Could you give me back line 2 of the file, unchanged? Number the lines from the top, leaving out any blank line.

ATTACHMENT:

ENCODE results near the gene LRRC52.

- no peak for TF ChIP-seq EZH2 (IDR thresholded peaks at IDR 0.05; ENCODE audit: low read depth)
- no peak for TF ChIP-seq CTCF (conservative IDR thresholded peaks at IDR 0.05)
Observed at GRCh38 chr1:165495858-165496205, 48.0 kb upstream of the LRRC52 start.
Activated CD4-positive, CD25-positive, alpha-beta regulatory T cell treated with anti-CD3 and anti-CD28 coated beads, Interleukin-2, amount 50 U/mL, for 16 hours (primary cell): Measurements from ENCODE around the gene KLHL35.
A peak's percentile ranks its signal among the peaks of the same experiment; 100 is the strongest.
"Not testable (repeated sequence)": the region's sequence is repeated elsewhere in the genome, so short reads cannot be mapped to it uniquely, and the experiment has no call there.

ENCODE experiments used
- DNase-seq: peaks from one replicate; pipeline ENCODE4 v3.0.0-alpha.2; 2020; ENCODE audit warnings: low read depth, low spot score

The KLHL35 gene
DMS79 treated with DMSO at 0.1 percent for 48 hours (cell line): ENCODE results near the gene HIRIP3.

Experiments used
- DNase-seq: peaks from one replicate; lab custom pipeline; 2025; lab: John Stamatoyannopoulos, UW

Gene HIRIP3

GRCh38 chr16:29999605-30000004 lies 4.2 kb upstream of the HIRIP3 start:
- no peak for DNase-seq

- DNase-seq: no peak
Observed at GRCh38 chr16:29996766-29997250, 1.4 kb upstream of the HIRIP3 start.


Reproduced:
- no peak for TF ChIP-seq EZH2 (IDR thresholded peaks at IDR 0.05; ENCODE audit: low read depth)